although what they found we are not at liberty to reveal to
other nations. But for Antiochus [Epiphanes], he had no just
cause for that ravage in our temple that he made; he only
came to it when he wanted money, without declaring himself
our enemy, and attacked us while we were his associates and
his friends; nor did he find any thing there that was
ridiculous. This is attested by many worthy writers; Polybius
of Megalopolis, Strabo of Cappadocia, Nicolaus of Damascus,
Timagenes, Castor the chronotoger, and Apollodorus; (10)
who all say that it was out of Antiochus's want of money that
he broke his league with the Jews, and despoiled their temple
when it was full of gold and silver. Apion ought to have had
a regard to these facts, unless he had himself had either an
ass's heart or a dog's impudence; of such a dog I mean as
they worship; for he had no other external reason for the lies
he tells of us. As for us Jews, we ascribe no honor or power
to asses, as do the Egyptians to crocodiles and asps, when
they esteem such as are seized upon by the former, or bitten
by the latter, to be happy persons, and persons worthy of
God. Asses are the same with us which they are with other
wise men, viz. creatures that bear the burdens that we lay
upon them; but if they come to our thrashing-floors and eat
our corn, or do not perform what we impose upon them, we
beat them with a great many stripes, because it is their
business to minister to us in our husbandry affairs. But this
Apion of ours was either perfectly unskillful in the
composition of such fallacious discourses, or however, when
he begun [somewhat better], he was not able to persevere in
what he had undertaken, since he hath no manner of success
in those reproaches he casts upon us.

8. He adds another Grecian fable, in order to reproach us. In
reply to which, it would be enough to say, that they who
presume to speak about Divine worship ought not to be
ignorant of this plain truth, that it is a degree of less
impurity
to pass through temples, than to forge wicked calumnies of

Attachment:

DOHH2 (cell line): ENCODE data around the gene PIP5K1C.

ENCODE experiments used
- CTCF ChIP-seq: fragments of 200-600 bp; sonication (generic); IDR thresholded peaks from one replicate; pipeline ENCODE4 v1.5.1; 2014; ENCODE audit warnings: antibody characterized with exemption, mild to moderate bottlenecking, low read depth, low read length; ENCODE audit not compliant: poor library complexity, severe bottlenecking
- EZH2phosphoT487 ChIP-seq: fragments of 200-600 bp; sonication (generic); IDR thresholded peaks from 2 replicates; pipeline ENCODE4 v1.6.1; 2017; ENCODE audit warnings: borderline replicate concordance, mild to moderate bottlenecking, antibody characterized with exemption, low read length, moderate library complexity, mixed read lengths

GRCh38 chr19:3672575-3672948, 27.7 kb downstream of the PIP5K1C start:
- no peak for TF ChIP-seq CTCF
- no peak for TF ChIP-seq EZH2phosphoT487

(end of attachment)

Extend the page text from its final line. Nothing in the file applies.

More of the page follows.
its priests. Now such men as he are more zealous to justify a
sacrilegious king, than to write what is just and what is true
about us, and about our temple; for when they are desirous
of gratifying Antiochus, and of concealing that perfidiousness
and sacrilege which he was guilty of, with regard to our
nation, when he wanted money, they endeavor to disgrace us,
and tell lies even relating to futurities. Apion becomes other
men's prophet upon this occasion, and says that "Antiochus
found in our temple a bed, and a man lying upon it, with a
small table before him, full of dainties, from the [fishes of
the] sea, and the fowls of the dry land; that this man was
amazed at these dainties thus set before him; that he
immediately adored the king, upon his coming in, as hoping
that he would afford him all possible assistance; that he fell
down upon his knees, and stretched out to him his right
hand, and begged to be released; and that when the king bid
him sit down, and tell him who he was, and why he dwelt
there, and what was the meaning of those various sorts of
food that were set before him the man made a lamentable
complaint, and with sighs, and tears in his eyes, gave him this
account of the distress he was in; and said that he was a
Greek and that as he went over this province, in order to get
his living, he was seized upon by foreigners, on a sudden, and
brought to this temple, and shut up therein, and was seen by
nobody, but was fattened by these curious provisions thus set
before him; and that truly at the first such unexpected
advantages seemed to him matter of great joy; that after a
while, they brought a suspicion him, and at length
astonishment, what their meaning should be; that at last he
inquired of the servants that came to him and was by them
informed that it was in order to the fulfilling a law of the
Jews, which they must not tell him, that he was thus fed; and
that they did the same at a set time every year: that they used
to catch a Greek foreigner, and fat him thus up every year,
and then lead him to a certain wood, and kill him, and
sacrifice with their accustomed solemnities, and taste of his
entrails, and take an oath upon this sacrificing a Greek, that
they would ever be at enmity with the Greeks; and that then
they threw the remaining parts of the miserable wretch into a
certain pit." Apion adds further, that" the man said there
were but a few days to come ere he was to be slain, and
implored of Antiochus that, out of the reverence he bore to
the Grecian gods, he would disappoint the snares the Jews
laid for his blood, and would deliver him from the miseries
with which he was encompassed." Now this is such a most
tragical fable as is full of nothing but cruelty and impudence;
yet does it not excuse Antiochus of his sacrilegious attempt,
as those who write it in his vindication are willing to
suppose;
for he could not presume beforehand that he should meet
with any such thing in coming to the temple, but must have
found it unexpectedly. He was therefore still an impious
person, that was given to unlawful pleasures, and had no
regard to God in his actions. But [as for Apion], he hath
done whatever his extravagant love of lying hath dictated to
him, as it is most easy to discover by a consideration of his
writings; for the difference of our laws is known not to regard
the Grecians only, but they are principally opposite to the
Egyptians, and to some other nations also for while it so falls